How to Choose an Exposure Mode on the Canon EOS 60D - dummies

How to Choose an Exposure Mode on the Canon EOS 60D

By Julie Adair King, Robert Correll

With a Canon EOS 60D, the very first picture-taking setting to consider is the exposure mode, which you select via the Mode dial. Your choice determines how much control you have over two critical exposure settings — aperture and shutter speed — as well as many other options, including those related to color and flash photography. To change the mode, press down on the Mode dial lock-release button while turning the dial.


Canon categorizes the various modes as follows:

  • Basic Zone: The Basic Zone category includes the following point-and-shoot modes:

    • Full Auto: This is the most basic of the camera’s modes; the camera determines what type of scene you’re trying to capture and handles everything but framing and focusing for you.

    • Flash Off: This one works just like Full Auto except that the flash is disabled.

    • Creative Auto: This mode is like Full Auto on steroids, giving you an easy way to tweak some picture qualities, such as how much the background blurs.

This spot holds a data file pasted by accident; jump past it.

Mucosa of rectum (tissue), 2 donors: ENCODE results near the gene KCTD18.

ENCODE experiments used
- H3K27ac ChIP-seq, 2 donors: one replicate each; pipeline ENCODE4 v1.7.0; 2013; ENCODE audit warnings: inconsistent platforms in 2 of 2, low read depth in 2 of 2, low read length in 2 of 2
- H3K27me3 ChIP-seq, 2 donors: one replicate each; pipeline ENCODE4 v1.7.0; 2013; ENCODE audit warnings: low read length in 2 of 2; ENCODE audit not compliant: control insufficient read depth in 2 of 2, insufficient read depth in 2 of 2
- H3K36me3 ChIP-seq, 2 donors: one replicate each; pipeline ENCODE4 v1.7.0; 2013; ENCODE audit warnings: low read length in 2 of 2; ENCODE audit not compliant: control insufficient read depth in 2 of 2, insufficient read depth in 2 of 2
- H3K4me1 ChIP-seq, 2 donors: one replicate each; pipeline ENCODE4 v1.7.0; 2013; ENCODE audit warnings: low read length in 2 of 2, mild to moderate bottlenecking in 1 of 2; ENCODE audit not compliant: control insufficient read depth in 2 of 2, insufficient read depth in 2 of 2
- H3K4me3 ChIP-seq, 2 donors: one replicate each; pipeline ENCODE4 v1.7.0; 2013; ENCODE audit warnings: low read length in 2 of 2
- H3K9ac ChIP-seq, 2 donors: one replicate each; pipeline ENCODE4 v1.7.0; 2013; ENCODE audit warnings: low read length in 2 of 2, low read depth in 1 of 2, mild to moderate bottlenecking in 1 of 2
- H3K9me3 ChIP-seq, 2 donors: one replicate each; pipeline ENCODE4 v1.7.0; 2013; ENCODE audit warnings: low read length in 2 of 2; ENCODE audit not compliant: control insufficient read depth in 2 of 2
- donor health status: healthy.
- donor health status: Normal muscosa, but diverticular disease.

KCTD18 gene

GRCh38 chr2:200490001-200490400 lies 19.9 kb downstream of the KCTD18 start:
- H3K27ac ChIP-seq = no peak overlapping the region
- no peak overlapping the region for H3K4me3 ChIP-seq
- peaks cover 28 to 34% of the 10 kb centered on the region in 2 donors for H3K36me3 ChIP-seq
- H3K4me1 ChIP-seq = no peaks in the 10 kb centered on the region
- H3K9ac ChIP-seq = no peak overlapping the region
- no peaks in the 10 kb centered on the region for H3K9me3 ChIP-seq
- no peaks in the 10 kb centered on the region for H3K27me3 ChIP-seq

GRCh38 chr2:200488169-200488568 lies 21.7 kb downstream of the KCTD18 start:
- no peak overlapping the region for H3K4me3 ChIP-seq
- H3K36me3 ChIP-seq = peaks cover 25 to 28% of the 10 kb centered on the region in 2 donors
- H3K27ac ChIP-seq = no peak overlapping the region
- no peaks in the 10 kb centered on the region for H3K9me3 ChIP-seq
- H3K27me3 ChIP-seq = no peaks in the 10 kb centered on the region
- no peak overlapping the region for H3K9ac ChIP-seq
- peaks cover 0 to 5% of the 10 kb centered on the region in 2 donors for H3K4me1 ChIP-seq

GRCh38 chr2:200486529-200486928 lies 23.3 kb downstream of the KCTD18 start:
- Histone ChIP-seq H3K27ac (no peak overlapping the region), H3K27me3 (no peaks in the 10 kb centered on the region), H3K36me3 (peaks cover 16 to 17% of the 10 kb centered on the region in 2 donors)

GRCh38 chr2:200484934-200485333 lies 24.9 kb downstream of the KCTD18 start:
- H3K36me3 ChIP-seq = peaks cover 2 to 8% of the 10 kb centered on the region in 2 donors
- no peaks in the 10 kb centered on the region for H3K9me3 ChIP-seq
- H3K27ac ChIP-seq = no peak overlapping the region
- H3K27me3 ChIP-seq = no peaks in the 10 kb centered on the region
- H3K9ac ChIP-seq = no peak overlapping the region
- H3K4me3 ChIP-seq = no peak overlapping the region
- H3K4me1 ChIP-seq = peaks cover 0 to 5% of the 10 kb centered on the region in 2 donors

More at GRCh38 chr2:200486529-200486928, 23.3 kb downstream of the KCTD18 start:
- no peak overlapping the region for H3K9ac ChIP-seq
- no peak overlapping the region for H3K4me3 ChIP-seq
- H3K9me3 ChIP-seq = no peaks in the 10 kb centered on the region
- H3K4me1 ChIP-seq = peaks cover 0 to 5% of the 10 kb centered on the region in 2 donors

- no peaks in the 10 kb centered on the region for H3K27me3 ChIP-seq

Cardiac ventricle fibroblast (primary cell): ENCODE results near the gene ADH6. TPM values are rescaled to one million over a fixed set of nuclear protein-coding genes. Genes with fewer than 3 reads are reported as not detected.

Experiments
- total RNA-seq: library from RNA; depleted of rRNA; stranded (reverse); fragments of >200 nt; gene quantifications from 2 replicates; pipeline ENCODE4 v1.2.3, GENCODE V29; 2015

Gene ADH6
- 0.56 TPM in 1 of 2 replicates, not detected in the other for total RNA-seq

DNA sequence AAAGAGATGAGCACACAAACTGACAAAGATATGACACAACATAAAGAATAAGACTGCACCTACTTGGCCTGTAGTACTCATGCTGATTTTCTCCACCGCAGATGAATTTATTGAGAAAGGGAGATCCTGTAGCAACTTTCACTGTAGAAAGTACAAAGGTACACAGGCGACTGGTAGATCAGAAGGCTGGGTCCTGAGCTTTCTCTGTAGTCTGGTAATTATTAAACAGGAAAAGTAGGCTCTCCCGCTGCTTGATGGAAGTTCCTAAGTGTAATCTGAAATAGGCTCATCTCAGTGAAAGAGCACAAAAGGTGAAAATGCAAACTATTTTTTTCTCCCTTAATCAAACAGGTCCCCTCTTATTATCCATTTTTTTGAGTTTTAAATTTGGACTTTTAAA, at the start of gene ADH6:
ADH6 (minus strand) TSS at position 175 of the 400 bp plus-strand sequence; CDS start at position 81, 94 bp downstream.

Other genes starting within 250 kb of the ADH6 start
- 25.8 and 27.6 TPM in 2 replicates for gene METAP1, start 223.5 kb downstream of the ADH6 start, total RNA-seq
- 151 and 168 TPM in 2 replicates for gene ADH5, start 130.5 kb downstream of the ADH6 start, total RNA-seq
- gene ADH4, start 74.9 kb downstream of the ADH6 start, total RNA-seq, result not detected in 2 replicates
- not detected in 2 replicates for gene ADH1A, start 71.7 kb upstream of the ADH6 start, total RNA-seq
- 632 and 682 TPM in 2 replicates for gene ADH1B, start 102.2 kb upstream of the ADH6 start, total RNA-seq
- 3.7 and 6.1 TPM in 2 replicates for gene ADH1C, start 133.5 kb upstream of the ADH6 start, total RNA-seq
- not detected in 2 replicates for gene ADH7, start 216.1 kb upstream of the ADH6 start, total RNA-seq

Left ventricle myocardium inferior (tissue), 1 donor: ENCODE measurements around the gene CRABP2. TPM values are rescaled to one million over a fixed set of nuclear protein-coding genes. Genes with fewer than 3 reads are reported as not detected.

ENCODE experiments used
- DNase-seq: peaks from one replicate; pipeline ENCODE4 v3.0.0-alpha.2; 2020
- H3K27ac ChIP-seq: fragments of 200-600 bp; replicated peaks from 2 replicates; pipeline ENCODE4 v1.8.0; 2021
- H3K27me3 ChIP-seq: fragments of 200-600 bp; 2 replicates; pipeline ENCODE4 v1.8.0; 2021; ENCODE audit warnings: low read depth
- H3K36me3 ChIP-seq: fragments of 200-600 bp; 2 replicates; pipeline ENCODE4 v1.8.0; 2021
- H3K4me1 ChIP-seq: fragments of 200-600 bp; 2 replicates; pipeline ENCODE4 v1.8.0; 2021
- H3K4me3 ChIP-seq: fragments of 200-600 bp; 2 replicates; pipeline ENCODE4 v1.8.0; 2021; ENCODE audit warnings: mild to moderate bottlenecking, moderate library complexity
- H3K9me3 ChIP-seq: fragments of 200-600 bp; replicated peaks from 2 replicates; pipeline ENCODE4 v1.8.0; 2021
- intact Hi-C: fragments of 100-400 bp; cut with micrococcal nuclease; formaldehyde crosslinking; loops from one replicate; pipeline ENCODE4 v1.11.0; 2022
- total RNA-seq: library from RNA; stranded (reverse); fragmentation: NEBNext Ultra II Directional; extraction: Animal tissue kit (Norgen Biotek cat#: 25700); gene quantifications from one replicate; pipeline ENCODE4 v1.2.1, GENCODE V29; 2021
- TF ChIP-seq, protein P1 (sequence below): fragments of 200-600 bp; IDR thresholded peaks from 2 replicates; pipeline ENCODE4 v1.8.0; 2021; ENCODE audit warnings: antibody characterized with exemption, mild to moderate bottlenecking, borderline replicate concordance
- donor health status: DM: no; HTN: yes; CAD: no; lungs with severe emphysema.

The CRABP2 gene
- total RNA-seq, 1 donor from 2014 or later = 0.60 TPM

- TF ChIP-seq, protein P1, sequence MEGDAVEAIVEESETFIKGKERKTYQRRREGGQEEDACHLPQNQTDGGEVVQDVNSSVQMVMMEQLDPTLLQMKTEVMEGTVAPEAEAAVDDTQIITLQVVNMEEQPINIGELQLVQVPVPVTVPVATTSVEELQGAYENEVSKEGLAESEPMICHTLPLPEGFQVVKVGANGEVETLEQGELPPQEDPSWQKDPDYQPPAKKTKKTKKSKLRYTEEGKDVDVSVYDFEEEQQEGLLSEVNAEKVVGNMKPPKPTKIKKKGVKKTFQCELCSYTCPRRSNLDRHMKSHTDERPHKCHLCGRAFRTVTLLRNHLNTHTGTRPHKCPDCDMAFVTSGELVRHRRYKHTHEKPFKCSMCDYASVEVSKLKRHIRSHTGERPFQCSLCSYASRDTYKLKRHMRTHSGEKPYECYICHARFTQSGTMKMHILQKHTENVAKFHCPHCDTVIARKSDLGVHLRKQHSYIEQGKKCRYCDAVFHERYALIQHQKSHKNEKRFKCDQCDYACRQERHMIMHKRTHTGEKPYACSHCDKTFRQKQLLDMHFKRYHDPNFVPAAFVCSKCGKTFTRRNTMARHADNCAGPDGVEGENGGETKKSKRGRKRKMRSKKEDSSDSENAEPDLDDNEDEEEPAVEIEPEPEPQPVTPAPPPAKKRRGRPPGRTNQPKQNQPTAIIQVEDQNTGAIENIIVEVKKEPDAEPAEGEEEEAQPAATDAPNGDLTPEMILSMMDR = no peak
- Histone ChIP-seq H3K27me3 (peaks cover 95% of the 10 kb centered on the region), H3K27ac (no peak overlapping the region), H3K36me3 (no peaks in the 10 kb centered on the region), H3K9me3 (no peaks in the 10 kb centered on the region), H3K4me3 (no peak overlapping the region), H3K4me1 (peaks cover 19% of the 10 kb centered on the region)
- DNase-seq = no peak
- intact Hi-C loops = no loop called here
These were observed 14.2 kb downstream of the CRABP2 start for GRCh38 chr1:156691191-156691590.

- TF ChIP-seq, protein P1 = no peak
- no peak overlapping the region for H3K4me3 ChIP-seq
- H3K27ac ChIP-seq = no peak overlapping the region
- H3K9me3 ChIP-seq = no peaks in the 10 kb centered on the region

• Image Zone modes: This subgroup includes five modes that are geared to capturing specific types of scenes: Portrait, Landscape, Close-up, Sports, and Night Portrait.

    To remain easy to use, all these automatic modes prevent you from taking advantage of most of the camera’s exposure, color, and focusing controls. You can still adjust some options, but the camera takes control of most everything else.

  • Creative Zone: When you’re ready to take full control over the camera, step up to one of the Creative Zone modes. This category includes the advanced exposure modes (P, Tv, Av, and M). In addition, this zone offers B mode, which stands for bulb. With a bulb exposure, the shutter stays open as long as you keep the shutter button pressed; this option is handy for shooting fireworks and other special subjects where you want to control exposure time “on the fly” rather than dialing in a specific shutter speed between shots. This zone also offers C mode, which is a custom mode you can create using your own favorite settings.

  • Movie: Movie mode is outside the zoning limits, as it stands on its own, with no zone moniker.

One very important and often misunderstood aspect about the exposure modes: Although your access to exposure and color controls, as well as to some other advanced camera features, depends on the setting of the Mode dial, it has no bearing on your focusing choices. You can choose from manual focusing or autofocusing in any mode, assuming that your lens offers autofocusing.

All exposure modes are found on the Mode dial. Change modes by depressing and holding down the center of the Mode dial to unlock it while turning the knob to the mode of your choice. There is no other way to change exposure modes.